Wednesday, June 06, 2012

Apple seeks to keep Samsung's Galaxy S III out of the U.S.

Five U.S. carriers will sell the Samsung Galaxy S III. Or they will, unless Apple has its way.

If you think Apple isn't looking at every Samsung Android device that is released, it seems you'd be wrong. When the GS3 was released in the U.K. on May 29, Apple was there to buy one. It wasn't pleased by what it found, and wants to block the device from entry into the U.S.

In a new court filing, Apple claims the GS3 infringes on two of its patents, both related to software features. The company wants the GS3 added as another device in an already existing motion for a preliminary injunction, one against the Samsung Galaxy Nexus.

The preliminary injunction hearing is set for June 7, which is tomorrow. Coincidentally, it is exactly two weeks prior to the U.S. launch date for the device, set for June 21.

In Apple's motion, which was filed yesterday, the company says, "Because the Galaxy S III contains two of the exact infringing features already at issue with respect to the Galaxy Nexus, the S III is not more than colorably different from the Galaxy Nexus."

The two patents in question are U.S. Patent No. 8,086,604 ("unified search") and No. 5,946,647. ("links for structures").

The Samsung Galaxy S and Galaxy S II were huge hits for Samsung, which has become the world's leading OEM for overall cell phone and smartphone shipments. The Galaxy S III is already a hit in those countries that it has been released in.

In an emailed statement to the media, Samsung said,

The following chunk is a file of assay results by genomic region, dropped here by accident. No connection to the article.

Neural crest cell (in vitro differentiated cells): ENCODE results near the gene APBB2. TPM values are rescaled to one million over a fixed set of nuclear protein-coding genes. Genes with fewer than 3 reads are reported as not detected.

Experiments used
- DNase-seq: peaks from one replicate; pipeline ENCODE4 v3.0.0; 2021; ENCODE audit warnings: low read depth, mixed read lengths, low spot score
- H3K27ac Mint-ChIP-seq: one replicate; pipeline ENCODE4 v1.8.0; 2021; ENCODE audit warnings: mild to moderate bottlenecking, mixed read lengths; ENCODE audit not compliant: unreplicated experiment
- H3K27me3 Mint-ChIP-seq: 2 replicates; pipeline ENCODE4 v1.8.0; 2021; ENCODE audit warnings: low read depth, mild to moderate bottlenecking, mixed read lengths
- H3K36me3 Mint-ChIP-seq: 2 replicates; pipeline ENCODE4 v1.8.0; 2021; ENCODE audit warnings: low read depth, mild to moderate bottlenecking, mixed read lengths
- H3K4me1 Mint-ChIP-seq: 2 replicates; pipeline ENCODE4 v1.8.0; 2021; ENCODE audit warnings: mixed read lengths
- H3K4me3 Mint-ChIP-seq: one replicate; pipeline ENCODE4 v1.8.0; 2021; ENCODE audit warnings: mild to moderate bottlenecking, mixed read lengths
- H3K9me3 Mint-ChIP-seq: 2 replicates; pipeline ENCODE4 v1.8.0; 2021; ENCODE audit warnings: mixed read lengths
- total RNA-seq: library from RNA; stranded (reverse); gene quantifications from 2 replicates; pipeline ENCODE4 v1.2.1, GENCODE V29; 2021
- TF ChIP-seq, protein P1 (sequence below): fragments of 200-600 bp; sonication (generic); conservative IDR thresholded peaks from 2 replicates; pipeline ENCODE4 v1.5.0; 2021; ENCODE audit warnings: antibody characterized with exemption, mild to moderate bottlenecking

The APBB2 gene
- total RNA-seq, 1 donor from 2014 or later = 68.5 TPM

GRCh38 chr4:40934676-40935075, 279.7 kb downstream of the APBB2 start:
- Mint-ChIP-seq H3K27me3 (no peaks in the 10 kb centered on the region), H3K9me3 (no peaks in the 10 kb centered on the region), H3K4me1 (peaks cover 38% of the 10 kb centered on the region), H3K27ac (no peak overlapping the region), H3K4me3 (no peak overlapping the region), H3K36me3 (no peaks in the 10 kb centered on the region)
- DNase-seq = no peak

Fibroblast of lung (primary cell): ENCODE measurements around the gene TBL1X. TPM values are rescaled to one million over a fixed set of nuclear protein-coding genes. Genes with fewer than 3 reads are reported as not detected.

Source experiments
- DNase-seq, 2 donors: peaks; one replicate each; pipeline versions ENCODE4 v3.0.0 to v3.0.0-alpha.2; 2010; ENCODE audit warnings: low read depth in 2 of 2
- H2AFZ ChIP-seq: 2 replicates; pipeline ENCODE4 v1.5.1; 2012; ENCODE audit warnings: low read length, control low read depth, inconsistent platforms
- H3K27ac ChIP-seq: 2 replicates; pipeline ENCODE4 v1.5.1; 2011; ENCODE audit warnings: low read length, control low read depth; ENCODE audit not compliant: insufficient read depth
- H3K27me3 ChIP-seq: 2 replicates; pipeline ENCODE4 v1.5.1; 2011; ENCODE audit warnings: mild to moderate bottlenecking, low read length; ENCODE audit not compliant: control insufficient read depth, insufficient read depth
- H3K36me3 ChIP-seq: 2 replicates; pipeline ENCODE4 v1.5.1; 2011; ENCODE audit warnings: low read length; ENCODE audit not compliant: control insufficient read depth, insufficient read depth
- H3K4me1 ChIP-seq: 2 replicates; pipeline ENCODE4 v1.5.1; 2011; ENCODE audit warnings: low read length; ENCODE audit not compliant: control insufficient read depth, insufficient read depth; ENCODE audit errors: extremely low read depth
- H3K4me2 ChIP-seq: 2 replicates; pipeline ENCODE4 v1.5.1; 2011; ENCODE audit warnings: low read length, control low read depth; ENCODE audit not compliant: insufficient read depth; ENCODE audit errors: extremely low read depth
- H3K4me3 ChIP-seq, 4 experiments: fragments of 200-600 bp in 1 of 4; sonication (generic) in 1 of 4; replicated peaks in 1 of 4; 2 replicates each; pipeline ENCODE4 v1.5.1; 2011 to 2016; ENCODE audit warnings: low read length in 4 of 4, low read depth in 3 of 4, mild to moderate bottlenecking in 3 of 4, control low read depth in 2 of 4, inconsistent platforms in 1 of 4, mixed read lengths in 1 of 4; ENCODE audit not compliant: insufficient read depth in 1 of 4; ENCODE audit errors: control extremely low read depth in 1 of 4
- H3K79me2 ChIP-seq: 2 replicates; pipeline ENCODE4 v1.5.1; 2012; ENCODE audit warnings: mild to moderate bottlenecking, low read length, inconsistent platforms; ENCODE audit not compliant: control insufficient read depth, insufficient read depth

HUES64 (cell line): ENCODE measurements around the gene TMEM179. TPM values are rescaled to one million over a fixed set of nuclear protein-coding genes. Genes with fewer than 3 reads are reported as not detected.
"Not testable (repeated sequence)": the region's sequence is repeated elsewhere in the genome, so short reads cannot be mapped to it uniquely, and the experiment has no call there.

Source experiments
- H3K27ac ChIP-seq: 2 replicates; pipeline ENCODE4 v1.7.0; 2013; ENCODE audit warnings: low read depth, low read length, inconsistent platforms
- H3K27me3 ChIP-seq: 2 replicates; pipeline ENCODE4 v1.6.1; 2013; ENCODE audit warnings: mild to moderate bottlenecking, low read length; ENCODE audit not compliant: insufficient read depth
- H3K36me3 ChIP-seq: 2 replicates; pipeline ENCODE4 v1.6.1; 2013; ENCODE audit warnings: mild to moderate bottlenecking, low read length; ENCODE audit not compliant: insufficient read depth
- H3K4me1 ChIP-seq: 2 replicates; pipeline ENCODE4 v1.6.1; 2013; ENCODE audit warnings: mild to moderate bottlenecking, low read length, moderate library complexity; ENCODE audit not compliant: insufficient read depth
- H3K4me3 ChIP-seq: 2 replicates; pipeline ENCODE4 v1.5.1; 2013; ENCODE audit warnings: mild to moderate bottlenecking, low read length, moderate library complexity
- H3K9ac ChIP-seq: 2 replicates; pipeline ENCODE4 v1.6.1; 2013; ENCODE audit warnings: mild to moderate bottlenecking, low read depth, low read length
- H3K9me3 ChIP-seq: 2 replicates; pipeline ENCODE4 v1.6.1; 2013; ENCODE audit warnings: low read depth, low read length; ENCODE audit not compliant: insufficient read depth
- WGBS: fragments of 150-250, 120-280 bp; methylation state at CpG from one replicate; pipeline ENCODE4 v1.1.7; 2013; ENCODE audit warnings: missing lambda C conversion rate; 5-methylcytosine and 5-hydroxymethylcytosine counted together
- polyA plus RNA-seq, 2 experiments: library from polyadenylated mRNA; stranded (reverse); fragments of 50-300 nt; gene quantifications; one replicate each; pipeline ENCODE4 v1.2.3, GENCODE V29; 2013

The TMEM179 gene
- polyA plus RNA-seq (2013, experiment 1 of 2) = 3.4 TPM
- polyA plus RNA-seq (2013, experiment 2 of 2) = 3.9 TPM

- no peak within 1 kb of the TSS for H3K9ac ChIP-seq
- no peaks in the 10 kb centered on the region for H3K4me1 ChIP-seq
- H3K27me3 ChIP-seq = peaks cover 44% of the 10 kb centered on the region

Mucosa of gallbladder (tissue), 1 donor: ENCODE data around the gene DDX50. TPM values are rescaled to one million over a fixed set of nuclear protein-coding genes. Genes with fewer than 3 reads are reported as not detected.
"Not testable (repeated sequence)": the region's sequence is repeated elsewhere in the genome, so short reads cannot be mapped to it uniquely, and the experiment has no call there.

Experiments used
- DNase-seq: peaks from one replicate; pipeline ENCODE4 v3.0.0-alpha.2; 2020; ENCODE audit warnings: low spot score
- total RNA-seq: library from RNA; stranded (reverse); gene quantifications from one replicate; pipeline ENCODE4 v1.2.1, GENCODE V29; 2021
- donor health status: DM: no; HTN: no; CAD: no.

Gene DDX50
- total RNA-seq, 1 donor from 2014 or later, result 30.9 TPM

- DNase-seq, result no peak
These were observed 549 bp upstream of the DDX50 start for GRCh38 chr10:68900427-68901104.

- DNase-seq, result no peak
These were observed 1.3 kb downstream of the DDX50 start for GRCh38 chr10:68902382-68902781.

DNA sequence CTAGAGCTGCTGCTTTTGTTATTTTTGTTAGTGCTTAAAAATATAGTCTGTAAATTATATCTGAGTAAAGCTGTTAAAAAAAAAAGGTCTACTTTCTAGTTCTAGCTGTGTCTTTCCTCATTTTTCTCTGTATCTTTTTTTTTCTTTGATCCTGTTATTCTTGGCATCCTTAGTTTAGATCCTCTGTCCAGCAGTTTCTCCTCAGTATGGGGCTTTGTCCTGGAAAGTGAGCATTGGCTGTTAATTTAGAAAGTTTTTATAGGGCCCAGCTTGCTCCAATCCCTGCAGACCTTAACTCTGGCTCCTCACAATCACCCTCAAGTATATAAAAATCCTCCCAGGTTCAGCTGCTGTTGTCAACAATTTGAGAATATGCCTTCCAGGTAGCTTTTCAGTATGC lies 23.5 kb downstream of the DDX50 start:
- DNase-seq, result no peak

"Samsung believes Apple's request is without merit. We will vigorously oppose the request and demonstrate to the court that the Galaxy S III is innovative and distinctive. We would also like to assure consumers that the U.S. launch and sales of the Galaxy S III will proceed as planned. The Galaxy S III has already been highly received in markets where it has been introduced. Samsung looks forward to bringing the Galaxy S III to the U.S., and we believe that Apple's actions would only serve to disrupt consumers' access to the latest innovative mobile technology."

Apple, on the other hand, has its own point of view:

"It's no coincidence that Samsung's latest products look a lot like the iPhone and iPad, from the shape of the hardware to the user interface and even the packaging, This kind of blatant copying is wrong, and we need to protect Apple's intellectual property when companies steal our ideas."

This latest move is just one battle in a larger war between the two companies, over devices and patents in many countries. The CEOs and their legal counsels met last month in a court-ordered bargaining session, but as expected, no agreement was reached.

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